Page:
At safety, two spots are open with Denbow moving to linebacker and Rodney Clemons graduating. Former Arkansas transfer Chevin Calloway is expected to take one of the starting spots. The junior recorded 20 tackles and an interception in 11 games a year ago.
“He had a great winter,” Kane said. “The first three practices of spring, he showed he’s able to handle one of those spots.”
Players in contention for the other safety spot and more playing time will include sophomore Chace Cromartie, redshirt freshman Roderick Roberson, sophomore Cam’ron Jones and redshirt freshman Donald Clay.

Special teams: Kicking has been bit of a liability for SMU. Last season, the Mustangs missed seven extra points. Kicker Kevin Robledo went 10-for-13 on field goals, but his long was just 34 yards and he missed three extra points. He graduated, and Luke Hogan is also no longer on the team. Dykes expects to add a kicker from the transfer market, but it hasn’t officially been announced yet.
At punter, Denbow pulled double-duty as safety/punter last season when Jamie Sackville got hurt and Warren Scott struggled. Sackville entered the transfer portal and Scott is still on the team, but Dykes says SMU plans to bring in an Australian to punt. So the specialists are not yet public, but they’re in the plans, according to the coach.
SMU will also need new returners with the departure of C.J. Sanders and James Proche. Receiver Tyler Page had five kick returns and a punt return a year ago.

How the Mustangs have recruited from 2017-2020

Judging recruiting at SMU can’t solely be based on the class rankings. Under Dykes, the classes have generally been in the middle of the pack in the AAC, but no FBS program has jumped into the transfer market as much as SMU, treating it like its own separate recruiting project.
For example, when SMU signed 19 high-schoolers and had the No. 3-ranked class in the AAC in 2019, it also signed 16 transfers. That included Buechele. Nearly all transfers SMU has brought in are multi-year players, like Buechele and Roberson, and not one-year stopgaps. With so many Dallas-area players interested in returning close to home, going after the transfer market makes sense.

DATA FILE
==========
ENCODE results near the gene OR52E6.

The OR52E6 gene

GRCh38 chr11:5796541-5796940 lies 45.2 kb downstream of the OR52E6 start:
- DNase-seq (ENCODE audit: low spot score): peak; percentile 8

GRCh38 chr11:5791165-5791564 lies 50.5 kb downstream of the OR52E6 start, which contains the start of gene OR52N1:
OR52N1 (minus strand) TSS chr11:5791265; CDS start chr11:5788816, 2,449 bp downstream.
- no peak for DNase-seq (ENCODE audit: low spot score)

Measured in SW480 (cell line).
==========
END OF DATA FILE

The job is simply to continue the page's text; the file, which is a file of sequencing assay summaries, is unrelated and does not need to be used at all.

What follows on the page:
Maybe SMU doesn’t beat a Power 5 school for a high school prospect, but it can beat one for a transfer.
“We’re recruiting better,” Dykes said. “We’re a significant player in the transfer market. I feel like we’re starting to become a player with the high school kids, where we can go and recruit against the traditional powers and have an opportunity to beat them. That’s what you want to get to, to be a top-25 program and to be a consistent bowl representative and a team that plays for championships.”

Impact of coaching changes
Dykes’ SMU staff has seen minimal change through the first two years, but the biggest change came this offseason came when offensive coordinator Rhett Lashlee left for Miami (Fla.). Under Lashlee, tempo was everything for SMU. The Mustangs finished No. 2 nationally with more than 79 plays per game in 2019. With Buechele directing the offense, SMU ranked No. 7 nationally in scoring at 41.8 points per game.
To replace Lashlee, Dykes turned toward familiarity and the Air Raid coaching tree, hiring Appalachian State running backs coach Garrett Riley as offensive coordinator. He’s the younger brother of current Oklahoma head coach Lincoln Riley, who worked with Dykes at Texas Tech.

In his second season, Sonny Dykes led SMU to 10 wins for the first time since 1984. (Ray Carlin / USA Today)
“I felt like it was time to hire somebody who had a real strong alignment with me in terms of what we wanted to do,” Dykes said. “And Rhett did to a degree. But guys that kind of come up in the Air Raid system, you’re just trained a certain way, you think a certain way. It’s more of an emphasis on fundamentals and emphasis on execution, on players not plays. I just felt, for us to take that next step as a program, that’s what we needed to focus on. Rhett did a great job for us, gave us a different approach, which we needed.”